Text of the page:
x Abu Dhabi, UAEWednesday 26 July 2017

'High-risk' flyers face tougher security checks: IATA

'Known travellers' should get simple security checks, with greater checks for those about whom less is known, says airline lobby group IATA.

New layers of airport security screening procedures have been added around the world after attempted or planned attacks with explosives.
New layers of airport security screening procedures have been added around the world after attempted or planned attacks with explosives.

GENEVA // The airline industry's largest lobbying group plans to radically alter 40-year-old passenger screening methods that it says can no longer cope with today's security demands.

The International Air Transport Association (IATA) says it will work with governments and airports over the next two to three years to introduce the first versions of its proposed "IATA Tunnel", which would integrate airline passenger data from the passengers themselves and government security agencies to create three screening tunnels. This would speed up screening procedures and do away with a one-size-fits-all strategy, IATA said.

The three lanes would constitute one "known traveller lane" for passengers who are considered the lowest risk, either because they have provided a high level of information about themselves or could be frequent travellers. These travellers would be subjected to a base level of security, while a second, enhanced security lane would have more stringent screening methods for passengers for whom no information was known. A third lane would handle the majority of travellers falling in between these two categories.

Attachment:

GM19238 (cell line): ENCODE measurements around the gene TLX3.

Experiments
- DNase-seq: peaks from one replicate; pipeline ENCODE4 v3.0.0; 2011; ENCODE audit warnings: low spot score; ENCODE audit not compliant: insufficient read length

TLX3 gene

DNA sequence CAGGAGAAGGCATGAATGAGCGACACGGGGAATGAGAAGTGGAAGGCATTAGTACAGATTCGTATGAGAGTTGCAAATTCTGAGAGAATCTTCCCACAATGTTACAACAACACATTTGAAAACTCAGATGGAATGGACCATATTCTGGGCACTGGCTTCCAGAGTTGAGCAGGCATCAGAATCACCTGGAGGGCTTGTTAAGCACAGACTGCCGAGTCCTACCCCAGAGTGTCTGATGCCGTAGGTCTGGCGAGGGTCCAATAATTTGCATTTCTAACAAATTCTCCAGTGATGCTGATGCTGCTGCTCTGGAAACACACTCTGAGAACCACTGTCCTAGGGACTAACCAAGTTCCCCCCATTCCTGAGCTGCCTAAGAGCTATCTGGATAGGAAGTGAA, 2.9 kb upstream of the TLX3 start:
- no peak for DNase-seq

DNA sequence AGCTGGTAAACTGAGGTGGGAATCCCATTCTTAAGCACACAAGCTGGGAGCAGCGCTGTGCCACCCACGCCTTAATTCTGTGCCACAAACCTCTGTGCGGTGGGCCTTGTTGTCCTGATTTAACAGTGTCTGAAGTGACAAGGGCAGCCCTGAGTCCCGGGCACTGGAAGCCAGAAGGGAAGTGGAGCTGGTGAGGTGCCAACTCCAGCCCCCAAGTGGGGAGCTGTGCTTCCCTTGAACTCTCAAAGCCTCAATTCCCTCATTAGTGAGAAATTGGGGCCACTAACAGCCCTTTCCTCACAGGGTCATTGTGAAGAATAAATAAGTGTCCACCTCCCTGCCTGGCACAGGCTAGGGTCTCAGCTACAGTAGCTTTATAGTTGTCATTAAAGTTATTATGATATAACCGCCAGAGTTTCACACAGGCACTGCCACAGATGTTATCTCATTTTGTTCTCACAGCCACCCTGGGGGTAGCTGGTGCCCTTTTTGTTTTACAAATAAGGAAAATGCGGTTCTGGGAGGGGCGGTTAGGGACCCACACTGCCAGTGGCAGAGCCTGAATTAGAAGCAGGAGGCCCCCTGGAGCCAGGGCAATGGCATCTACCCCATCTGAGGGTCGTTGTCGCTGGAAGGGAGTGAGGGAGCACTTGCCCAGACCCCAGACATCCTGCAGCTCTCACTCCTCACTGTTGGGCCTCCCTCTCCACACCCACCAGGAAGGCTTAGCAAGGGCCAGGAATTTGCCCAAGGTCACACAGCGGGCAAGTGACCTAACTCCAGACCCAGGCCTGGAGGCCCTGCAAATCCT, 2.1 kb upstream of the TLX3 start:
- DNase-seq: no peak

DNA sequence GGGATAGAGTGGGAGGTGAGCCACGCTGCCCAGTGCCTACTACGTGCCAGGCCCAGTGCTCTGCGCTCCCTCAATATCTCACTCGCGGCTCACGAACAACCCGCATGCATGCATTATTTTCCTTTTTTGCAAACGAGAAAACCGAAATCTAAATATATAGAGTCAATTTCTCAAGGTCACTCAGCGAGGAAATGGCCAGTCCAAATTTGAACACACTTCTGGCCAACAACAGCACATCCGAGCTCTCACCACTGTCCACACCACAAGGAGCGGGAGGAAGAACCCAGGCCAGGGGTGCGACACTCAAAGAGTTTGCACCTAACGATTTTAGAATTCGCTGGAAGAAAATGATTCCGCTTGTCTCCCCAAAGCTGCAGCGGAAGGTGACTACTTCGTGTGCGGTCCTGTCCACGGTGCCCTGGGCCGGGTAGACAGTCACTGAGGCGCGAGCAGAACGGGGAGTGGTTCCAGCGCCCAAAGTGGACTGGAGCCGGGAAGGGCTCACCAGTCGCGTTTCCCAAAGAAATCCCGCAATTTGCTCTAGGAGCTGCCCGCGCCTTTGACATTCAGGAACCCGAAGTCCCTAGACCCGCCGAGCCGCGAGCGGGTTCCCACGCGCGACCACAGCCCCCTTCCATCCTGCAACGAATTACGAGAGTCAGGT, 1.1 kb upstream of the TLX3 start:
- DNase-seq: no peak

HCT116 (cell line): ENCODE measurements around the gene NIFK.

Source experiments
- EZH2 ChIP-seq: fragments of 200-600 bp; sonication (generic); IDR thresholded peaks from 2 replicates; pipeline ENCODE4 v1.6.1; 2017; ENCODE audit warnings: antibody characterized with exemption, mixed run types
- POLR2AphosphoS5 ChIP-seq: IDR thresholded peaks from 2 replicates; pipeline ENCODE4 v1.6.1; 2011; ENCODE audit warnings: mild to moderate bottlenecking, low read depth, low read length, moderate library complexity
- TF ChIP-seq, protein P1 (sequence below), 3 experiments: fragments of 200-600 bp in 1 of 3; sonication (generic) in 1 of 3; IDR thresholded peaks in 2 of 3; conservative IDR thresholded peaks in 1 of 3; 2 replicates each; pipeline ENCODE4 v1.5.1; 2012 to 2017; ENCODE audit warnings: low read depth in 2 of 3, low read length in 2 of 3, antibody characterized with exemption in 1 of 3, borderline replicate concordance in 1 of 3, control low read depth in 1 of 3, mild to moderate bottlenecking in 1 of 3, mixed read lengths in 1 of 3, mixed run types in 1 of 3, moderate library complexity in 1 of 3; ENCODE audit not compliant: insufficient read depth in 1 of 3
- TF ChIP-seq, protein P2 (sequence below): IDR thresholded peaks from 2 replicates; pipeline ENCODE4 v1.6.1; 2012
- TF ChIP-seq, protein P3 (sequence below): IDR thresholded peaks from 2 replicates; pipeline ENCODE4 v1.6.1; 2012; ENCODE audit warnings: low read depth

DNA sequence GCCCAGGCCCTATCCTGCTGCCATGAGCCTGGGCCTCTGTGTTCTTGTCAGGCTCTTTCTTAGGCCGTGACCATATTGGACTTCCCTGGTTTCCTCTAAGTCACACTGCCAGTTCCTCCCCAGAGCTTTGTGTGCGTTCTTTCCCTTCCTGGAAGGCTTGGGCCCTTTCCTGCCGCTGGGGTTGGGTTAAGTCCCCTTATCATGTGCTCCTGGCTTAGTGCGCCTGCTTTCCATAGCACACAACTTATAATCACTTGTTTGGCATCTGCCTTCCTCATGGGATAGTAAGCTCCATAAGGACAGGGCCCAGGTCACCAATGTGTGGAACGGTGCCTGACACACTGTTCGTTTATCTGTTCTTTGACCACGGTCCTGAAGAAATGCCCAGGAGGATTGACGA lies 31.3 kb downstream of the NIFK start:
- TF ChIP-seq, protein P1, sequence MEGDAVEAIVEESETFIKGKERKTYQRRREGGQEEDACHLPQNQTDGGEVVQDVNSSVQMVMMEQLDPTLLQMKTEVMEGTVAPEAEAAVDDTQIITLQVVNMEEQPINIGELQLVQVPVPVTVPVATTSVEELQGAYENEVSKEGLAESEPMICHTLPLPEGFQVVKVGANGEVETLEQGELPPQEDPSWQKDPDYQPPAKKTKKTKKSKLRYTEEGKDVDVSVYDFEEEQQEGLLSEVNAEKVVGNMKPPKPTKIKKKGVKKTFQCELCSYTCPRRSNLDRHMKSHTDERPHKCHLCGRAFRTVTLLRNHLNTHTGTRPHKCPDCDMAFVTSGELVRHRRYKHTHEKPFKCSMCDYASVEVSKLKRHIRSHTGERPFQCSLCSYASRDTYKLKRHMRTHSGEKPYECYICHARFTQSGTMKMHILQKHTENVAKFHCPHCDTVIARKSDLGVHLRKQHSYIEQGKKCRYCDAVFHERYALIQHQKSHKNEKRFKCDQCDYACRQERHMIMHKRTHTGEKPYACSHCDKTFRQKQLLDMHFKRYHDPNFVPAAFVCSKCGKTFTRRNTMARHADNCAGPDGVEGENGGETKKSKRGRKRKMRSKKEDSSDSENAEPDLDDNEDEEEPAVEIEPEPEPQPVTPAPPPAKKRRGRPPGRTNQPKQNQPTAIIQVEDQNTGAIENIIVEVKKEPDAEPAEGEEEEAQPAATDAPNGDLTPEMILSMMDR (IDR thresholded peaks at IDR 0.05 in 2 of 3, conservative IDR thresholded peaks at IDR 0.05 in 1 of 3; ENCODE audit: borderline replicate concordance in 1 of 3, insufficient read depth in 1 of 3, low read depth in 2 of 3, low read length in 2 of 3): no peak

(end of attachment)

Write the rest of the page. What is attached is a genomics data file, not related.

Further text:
Giovanni Bisignani, the director general and chief executive of IATA, said: "The biggest problem we have now is the hassle at too many airports for our passengers." "The biggest problem we have now is the hassle at too many airports for our passengers,' said

Complicated layers of security screening procedures have been added around the world after attempted or planned attacks, with explosives in passengers' shoes, in liquids, or in one case, underwear. Some of these methods, in particular in the US and Europe, have even become the object of public protest.

Mr Bisignani said: "We have to be able to find bad people and not just bad objects. How do we do it? With a combination of technology and intelligence."

Under the proposals, passengers would approach a kiosk and identify themselves with a fingerprint, their passport, and with a mobile phone boarding pass. The information would be analysed by the airline and intelligence and security agencies to assess risk factors, such as if the traveller paid in cash, was travelling with luggage, or was included on any government watch lists, Mr Bisignani said.

Based on the information, the traveller would be invited to join one of the three tunnels.

Kenneth Dunlap, the director of security and travel facilitation at IATA, said early versions of the tunnel system would still include today's screening equipment, such as body scanners, metal detection and baggage screening equipment, and airports would decide the screening process for each lane.

But the system would also include more cutting-edge technologies under development, such as explosives detection systems, including some equipment similar to today's CAT scan machines used for medical examinations, Mr Dunlap said.

Like the proposed changes to passenger screenings, IATA believes reform is also needed in the air cargo industry, which was severely disrupted in October by a foiled attempt in Yemen to blow up cargo planes bound for the US in mid-flight. The consequences are still being felt, with logistics firms such as Aramex, based in Dubai, refusing to accept cargo from Yemen.

IATA wants to push for a globally accepted assurance system to identify lower-risk packages and higher-risk packages.

Mr Bisignani said: "We think we need a risk-based approach, and identify in the value chain whether a package is coming from a certified provider." The alternative, which some politicians have proposed, is 100 per cent screening for all cargo, which IATA believes would severely disrupt international trade. At present, air cargo ships 30 per cent of all global trade by value. "If you require 100 per cent screening you would physically stop the work," Mr Bisignani said.

igale@thenational.ae